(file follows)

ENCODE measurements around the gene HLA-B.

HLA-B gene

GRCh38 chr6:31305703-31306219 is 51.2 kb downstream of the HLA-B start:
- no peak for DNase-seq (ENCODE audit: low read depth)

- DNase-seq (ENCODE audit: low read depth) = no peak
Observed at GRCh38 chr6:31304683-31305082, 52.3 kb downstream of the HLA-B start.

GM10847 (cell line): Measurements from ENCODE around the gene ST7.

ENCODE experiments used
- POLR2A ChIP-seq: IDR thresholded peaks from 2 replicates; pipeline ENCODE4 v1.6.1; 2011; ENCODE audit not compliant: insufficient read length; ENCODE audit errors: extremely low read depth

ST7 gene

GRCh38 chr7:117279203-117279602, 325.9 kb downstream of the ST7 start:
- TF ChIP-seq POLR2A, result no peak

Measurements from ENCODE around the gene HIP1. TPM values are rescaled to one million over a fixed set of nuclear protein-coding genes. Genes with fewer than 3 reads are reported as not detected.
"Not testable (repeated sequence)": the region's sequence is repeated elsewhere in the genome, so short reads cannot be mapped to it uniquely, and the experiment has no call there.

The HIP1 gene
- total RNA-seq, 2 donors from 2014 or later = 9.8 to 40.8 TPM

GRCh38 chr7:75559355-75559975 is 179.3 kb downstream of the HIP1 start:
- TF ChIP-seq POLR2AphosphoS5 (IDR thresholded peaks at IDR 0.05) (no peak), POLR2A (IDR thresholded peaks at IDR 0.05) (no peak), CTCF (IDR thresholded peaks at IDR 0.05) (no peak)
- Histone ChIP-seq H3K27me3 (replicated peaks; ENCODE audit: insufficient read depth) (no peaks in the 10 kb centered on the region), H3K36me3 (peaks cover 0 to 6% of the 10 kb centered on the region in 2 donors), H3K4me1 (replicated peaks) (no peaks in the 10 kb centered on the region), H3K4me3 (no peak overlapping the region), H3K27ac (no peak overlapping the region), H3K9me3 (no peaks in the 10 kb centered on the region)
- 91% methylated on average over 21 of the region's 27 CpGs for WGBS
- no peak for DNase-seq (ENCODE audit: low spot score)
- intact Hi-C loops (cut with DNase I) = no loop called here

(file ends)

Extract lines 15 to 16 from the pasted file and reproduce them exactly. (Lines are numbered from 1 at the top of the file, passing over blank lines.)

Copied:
The HIP1 gene
- total RNA-seq, 2 donors from 2014 or later = 9.8 to 40.8 TPM